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Chris Rea - Auberge (1991)

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Chris Rea - Auberge (1991)

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01. Auberge 
02. Gone Fishing 
03. You're Not A Number 
04. Heaven 
05. Set Me Free 
06. Winter Song
07. Red Shoes 
08. Sing A Song Of Love To Me 
09. Every Second Counts 
10. Looking For The Summer 
11. And You My Love 
12. The Mention Of Your Name

Chris Rea - Guitar, Guitar (Classical), Harmonica, Organ (Hammond), Slide Guitar
Robert Ahwai - Bass
Simon Clarke - Sax (Alto), Sax (Baritone)
Martin Ditcham - Drums, Percussion
Anthony Dreman - Dobro, Guitar
Nick Hitchens - Tuba
Carol Kenyon - Vocals (Background)
Roddy Lorimer - Flugelhorn, Trumpet
Max Middleton - Piano, String Arrangements
Tim Sanders - Sax (Tenor)
J. Neil Sidwell - Trombone
Paul Spong - Flugelhorn, Trumpet
Linda Taylor - Vocals (Background)
Rick Taylor - Trombone


Chris Rea's voice is like the smoke off a prairie fire or the sparks and flame from a flint and steel. Coupled with his robust, tasteful songwriting, the effect is to pull the listener into a song or album, grabbing at the brain -- not just the ears. Auberge is the follow-up to Road to Hell, an ambitious, dark-toned album that found European and critical success. Auberge may not be as dark as its predecessor, but Rea seemingly can't sing a word without sharpening its flinty edges, making it a bit threatening. That said, his latest effort tempers that wariness with a mixture of cavalier spontaneity and sighing recall. It's the thoughts and feelings of a man on a meandering road trip, thinking over the things he's said and done. "Heaven" seems to recall a time when the afterlife was in reach, but it could just as easily be the song of someone who's finally found his way. The reggae-tinged "Every Second Counts" finds Rea adjusting his phrasing perfectly to the song's mellow upbeat, while the rousing title track and its accompanying set piece "Set Me Free" move from searching, tentative guitar noodlings into full-blown epics, sketching the album's story line with bluesy bottom end, blustering horns, backup singers, and Rea's own grainy vocal rumble. Auberge might be a bit tough to break into at first, like a road map that you just can't unfold, but that's because ambitious, rangy songwriting is going to take a few odd turns on its way to the scenic overlook where everything becomes clear. In Rea's case, that moment is summed up over the twisting guitar and swelling strings of "Gone Fishing." "You can waste a whole lifetime trying to be what you think is expected of you," he sings, and offers the simple act of casting a line as cure for life's wrong turns. --- Johnny Loftus, allmusic.com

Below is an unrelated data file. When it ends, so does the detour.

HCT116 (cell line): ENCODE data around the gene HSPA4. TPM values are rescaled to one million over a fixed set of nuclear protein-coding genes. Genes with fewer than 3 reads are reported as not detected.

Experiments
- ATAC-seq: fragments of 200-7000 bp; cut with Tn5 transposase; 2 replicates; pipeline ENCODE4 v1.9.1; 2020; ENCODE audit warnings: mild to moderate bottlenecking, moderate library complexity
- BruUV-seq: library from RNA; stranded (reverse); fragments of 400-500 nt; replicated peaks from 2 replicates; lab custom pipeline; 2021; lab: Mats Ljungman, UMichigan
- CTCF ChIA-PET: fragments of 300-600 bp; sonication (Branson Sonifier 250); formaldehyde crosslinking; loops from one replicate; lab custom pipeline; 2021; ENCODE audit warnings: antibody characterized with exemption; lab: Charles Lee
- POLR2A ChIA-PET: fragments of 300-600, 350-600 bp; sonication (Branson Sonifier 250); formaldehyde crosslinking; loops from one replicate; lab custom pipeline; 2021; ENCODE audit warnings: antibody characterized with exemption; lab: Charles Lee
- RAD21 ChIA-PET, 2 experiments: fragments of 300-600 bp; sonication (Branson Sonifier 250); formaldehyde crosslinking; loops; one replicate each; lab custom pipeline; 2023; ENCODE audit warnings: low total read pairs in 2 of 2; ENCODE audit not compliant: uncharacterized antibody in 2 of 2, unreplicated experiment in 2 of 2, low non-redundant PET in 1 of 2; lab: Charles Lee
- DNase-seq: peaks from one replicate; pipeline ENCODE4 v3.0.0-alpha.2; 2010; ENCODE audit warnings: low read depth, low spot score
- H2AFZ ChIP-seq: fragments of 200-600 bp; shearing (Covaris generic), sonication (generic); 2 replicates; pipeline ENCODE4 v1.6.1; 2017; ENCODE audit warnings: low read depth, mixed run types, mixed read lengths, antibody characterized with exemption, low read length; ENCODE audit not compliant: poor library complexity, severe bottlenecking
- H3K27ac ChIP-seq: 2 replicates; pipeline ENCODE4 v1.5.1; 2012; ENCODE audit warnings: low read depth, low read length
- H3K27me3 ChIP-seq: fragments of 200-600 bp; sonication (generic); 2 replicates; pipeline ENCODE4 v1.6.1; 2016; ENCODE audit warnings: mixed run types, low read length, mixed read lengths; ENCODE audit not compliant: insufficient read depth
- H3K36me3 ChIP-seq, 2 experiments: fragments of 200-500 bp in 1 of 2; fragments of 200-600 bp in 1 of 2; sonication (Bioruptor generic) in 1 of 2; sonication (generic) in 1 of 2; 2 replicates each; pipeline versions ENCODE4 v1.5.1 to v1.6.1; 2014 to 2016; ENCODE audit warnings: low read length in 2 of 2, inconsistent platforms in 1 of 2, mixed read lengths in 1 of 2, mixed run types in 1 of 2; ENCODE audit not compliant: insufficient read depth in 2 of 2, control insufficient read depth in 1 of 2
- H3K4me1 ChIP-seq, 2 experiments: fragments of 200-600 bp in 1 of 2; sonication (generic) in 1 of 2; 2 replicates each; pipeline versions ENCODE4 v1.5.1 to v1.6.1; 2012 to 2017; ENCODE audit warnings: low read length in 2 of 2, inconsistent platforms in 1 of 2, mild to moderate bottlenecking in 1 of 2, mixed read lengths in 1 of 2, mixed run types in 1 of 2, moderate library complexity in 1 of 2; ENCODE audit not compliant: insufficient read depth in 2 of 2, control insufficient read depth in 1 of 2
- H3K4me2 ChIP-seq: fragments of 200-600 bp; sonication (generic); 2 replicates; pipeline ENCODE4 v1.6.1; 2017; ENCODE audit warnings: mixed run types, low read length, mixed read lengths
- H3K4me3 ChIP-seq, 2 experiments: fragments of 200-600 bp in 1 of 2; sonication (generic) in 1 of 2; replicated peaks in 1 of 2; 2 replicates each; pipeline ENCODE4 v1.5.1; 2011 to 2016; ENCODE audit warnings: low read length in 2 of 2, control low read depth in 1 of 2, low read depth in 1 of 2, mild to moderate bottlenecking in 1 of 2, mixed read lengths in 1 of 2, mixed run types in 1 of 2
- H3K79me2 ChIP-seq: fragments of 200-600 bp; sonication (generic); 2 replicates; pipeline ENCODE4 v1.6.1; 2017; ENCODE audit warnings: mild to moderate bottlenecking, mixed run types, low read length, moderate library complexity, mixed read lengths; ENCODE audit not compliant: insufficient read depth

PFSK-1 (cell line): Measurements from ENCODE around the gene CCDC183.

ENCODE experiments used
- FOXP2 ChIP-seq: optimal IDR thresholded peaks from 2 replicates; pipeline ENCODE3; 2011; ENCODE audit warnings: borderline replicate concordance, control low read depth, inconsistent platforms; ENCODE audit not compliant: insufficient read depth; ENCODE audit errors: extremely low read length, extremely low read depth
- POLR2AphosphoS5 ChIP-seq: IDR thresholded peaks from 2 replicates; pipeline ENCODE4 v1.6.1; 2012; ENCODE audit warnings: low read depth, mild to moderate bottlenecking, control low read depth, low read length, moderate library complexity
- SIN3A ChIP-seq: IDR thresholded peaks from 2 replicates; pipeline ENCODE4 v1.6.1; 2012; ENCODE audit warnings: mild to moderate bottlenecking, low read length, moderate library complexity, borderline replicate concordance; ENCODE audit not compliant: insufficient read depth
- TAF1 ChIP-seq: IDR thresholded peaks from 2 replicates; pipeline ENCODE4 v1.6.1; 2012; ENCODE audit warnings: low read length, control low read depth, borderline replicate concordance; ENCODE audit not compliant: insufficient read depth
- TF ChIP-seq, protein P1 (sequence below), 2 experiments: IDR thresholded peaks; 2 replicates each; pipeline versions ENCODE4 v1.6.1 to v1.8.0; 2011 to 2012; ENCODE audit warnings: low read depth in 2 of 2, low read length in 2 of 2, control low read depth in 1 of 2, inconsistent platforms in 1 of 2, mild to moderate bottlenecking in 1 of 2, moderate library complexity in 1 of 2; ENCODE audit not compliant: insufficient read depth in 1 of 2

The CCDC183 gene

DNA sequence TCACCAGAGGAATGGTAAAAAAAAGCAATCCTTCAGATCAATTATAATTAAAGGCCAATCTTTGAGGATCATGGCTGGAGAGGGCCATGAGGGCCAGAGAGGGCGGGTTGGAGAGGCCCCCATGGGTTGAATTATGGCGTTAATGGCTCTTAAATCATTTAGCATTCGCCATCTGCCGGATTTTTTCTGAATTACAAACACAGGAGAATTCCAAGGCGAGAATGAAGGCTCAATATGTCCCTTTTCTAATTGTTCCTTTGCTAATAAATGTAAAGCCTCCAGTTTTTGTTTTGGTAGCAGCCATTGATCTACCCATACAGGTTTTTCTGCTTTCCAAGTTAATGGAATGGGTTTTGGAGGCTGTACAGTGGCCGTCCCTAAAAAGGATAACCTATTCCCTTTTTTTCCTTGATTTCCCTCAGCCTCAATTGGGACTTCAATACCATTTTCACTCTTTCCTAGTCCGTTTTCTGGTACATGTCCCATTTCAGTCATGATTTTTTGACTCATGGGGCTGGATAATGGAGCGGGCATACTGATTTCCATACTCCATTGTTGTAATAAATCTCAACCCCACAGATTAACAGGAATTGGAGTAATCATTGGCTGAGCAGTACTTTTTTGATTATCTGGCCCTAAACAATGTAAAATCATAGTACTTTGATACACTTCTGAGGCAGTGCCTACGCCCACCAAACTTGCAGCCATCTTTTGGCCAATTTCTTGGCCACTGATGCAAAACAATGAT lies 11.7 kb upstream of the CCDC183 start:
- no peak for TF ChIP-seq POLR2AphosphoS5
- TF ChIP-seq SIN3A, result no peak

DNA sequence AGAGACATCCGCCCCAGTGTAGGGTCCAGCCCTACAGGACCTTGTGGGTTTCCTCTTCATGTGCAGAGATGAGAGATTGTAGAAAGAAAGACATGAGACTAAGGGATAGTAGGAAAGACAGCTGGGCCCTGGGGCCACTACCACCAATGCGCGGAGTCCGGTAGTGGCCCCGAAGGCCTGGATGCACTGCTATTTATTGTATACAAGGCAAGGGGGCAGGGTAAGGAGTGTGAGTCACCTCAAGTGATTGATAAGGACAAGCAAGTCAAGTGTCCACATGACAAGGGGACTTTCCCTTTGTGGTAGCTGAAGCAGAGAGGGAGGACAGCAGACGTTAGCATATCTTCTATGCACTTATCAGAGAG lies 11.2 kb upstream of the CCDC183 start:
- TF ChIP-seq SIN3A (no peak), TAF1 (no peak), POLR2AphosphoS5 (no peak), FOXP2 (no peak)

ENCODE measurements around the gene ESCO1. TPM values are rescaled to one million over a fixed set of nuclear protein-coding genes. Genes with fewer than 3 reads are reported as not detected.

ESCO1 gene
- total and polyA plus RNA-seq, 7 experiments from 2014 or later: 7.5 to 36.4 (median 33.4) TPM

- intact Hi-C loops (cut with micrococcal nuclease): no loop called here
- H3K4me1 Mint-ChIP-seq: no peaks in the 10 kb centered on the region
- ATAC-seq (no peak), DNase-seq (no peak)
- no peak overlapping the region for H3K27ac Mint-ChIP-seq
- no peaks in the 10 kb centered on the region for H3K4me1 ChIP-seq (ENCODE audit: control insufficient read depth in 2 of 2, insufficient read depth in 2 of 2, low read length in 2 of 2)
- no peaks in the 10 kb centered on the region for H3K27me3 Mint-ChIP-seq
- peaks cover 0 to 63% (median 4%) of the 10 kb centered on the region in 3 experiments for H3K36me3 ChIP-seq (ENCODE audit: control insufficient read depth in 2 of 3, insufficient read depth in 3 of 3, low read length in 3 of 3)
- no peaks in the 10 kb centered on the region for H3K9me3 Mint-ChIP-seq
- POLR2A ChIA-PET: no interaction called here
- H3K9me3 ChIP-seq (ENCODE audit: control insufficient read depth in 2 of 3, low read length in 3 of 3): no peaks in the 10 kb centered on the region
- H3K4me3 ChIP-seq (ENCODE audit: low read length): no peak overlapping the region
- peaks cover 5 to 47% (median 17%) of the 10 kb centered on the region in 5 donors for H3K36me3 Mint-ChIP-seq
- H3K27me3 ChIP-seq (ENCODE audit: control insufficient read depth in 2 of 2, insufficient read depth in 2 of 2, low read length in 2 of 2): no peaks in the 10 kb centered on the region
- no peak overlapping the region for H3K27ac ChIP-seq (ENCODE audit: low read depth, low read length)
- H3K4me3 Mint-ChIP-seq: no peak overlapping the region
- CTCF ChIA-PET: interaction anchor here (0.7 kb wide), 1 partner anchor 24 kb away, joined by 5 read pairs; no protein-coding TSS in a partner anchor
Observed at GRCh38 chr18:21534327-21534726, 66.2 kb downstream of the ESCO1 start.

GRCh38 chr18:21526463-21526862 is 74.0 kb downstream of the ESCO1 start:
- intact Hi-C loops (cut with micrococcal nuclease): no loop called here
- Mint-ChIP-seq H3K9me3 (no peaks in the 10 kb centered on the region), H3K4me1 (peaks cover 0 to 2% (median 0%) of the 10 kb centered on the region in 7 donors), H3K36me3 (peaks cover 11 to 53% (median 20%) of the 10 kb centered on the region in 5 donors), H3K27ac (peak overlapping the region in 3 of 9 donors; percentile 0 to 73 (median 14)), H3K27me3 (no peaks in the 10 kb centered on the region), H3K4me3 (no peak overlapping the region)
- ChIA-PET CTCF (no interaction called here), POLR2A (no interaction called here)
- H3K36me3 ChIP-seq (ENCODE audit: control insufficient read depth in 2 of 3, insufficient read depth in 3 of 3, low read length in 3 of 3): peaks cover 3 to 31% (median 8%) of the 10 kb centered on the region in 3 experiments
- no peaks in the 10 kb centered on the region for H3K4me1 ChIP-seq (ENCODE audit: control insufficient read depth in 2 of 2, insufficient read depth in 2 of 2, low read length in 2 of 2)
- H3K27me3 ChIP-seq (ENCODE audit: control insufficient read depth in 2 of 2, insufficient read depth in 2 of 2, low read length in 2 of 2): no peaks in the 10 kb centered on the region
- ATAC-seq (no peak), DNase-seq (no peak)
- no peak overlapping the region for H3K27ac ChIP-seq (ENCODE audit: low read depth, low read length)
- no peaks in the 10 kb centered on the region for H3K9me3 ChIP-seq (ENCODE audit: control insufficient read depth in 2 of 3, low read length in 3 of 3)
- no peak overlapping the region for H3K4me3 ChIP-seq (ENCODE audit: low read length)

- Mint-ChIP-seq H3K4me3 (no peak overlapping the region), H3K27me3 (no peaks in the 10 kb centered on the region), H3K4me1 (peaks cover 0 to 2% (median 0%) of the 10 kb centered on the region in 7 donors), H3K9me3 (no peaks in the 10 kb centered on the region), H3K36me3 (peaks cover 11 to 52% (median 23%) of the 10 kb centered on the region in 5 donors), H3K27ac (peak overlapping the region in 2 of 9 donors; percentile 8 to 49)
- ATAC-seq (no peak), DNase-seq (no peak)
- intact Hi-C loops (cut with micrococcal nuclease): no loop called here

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Last Updated (Monday, 18 November 2019 22:28)


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